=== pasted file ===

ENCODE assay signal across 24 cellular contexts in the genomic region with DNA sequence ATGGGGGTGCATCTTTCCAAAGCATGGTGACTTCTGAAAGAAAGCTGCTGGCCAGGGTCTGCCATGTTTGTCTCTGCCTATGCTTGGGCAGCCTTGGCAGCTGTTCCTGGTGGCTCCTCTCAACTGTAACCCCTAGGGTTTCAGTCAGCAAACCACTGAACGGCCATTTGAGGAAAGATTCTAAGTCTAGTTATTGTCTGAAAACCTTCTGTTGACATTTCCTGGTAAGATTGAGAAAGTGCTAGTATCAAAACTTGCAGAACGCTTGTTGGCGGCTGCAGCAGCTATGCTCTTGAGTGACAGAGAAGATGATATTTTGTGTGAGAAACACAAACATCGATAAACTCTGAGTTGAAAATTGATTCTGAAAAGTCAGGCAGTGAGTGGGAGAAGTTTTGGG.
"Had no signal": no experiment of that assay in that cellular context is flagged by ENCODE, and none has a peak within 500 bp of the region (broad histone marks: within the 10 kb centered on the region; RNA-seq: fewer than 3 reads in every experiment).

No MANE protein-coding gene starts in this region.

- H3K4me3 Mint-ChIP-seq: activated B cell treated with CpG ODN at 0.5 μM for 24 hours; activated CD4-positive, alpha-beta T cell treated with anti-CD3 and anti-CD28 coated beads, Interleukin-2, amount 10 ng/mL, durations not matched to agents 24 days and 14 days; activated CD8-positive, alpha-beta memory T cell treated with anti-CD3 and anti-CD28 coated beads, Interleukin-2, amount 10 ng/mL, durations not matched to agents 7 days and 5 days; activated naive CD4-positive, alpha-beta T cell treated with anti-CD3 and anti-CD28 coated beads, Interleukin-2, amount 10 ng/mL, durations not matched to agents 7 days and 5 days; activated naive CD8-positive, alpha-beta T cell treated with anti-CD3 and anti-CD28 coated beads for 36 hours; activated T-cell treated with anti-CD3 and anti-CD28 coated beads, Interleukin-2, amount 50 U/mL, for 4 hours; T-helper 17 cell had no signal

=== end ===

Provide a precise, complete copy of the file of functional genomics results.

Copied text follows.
ENCODE assay signal across 24 cellular contexts in the genomic region with DNA sequence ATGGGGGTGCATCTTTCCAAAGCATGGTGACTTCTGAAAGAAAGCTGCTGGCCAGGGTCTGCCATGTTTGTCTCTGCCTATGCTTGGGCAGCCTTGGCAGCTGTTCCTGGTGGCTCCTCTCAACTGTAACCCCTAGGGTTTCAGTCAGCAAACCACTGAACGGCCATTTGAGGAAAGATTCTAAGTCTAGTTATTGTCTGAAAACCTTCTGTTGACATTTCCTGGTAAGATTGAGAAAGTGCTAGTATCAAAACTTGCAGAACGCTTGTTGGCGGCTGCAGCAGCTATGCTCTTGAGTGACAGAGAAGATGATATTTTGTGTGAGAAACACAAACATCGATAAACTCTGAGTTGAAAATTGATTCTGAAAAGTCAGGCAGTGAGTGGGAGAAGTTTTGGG.
"Had no signal": no experiment of that assay in that cellular context is flagged by ENCODE, and none has a peak within 500 bp of the region (broad histone marks: within the 10 kb centered on the region; RNA-seq: fewer than 3 reads in every experiment).

No MANE protein-coding gene starts in this region.

- H3K4me3 Mint-ChIP-seq: activated B cell treated with CpG ODN at 0.5 μM for 24 hours; activated CD4-positive, alpha-beta T cell treated with anti-CD3 and anti-CD28 coated beads, Interleukin-2, amount 10 ng/mL, durations not matched to agents 24 days and 14 days; activated CD8-positive, alpha-beta memory T cell treated with anti-CD3 and anti-CD28 coated beads, Interleukin-2, amount 10 ng/mL, durations not matched to agents 7 days and 5 days; activated naive CD4-positive, alpha-beta T cell treated with anti-CD3 and anti-CD28 coated beads, Interleukin-2, amount 10 ng/mL, durations not matched to agents 7 days and 5 days; activated naive CD8-positive, alpha-beta T cell treated with anti-CD3 and anti-CD28 coated beads for 36 hours; activated T-cell treated with anti-CD3 and anti-CD28 coated beads, Interleukin-2, amount 50 U/mL, for 4 hours; T-helper 17 cell had no signal